Stout fellows, continued
In “The burdens of office” I recalled my inglorious tenure as president of Springfield High School’s Interact (a combination of “international” and “action”) Club in the 1960s. Two or three things might be said.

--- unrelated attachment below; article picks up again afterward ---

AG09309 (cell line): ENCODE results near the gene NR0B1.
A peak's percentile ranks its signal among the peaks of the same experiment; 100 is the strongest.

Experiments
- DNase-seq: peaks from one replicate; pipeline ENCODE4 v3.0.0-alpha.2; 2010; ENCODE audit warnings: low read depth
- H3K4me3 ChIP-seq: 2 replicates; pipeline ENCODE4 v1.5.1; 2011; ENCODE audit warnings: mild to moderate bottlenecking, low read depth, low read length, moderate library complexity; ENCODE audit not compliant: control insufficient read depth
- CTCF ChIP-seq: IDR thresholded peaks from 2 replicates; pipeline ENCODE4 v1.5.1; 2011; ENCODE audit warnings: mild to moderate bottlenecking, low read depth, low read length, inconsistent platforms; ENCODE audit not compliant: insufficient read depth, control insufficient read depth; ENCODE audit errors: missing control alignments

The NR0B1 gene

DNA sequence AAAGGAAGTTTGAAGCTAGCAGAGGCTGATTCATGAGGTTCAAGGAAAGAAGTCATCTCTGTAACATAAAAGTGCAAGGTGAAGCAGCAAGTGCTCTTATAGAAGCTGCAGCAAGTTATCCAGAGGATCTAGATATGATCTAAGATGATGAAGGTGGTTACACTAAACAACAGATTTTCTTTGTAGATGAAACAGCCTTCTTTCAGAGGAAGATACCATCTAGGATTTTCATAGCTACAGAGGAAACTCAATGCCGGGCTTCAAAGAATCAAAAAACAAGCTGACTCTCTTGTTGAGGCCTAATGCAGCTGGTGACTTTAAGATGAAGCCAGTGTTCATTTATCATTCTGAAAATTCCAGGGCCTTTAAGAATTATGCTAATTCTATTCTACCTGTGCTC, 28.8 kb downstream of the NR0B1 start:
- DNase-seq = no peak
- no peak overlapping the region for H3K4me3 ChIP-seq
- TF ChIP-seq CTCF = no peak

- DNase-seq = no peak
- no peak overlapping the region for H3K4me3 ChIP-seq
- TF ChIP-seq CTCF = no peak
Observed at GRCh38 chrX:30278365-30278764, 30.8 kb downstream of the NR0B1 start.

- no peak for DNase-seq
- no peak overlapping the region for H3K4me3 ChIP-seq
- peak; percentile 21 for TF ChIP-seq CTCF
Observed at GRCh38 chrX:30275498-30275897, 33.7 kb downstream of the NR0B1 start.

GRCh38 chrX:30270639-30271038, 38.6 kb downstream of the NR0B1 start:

In the rush to make deadline, I left out something important. I wrote how membership in the club was supposed to teach us “the importance of 1) developing leadership skills and personal integrity, 2) demonstrating helpfulness and respect for others, 3) understanding the value of individual responsibility and hard work and 4) advancing international understanding and goodwill.” What I didn’t write was that my fellow clubmen seemed to already have loads of leadership skills, personal integrity and individual responsibility. They didn't the club for that, and but the club president needed them, and they achieved on their own whatever success we had as a group.I also mentioned Interact’s immediate past president. Charlie – now Charles – Blanchard came closer to living the Interact (a combination of “international” and “action”) creed of service above self. Now a master hand weaver ensconced in a Narrowsburg, New York studio, his work borrows from (in his words) “the delicate grass weavings and dance mats of West Africa, the bold colors and designs of cotton dhurries of India and the exotic geometric patterns of Nepalese and Tibetan prayer rugs, among other influences.” And if adding beauty to the world isn’t service, I’d like to know what is.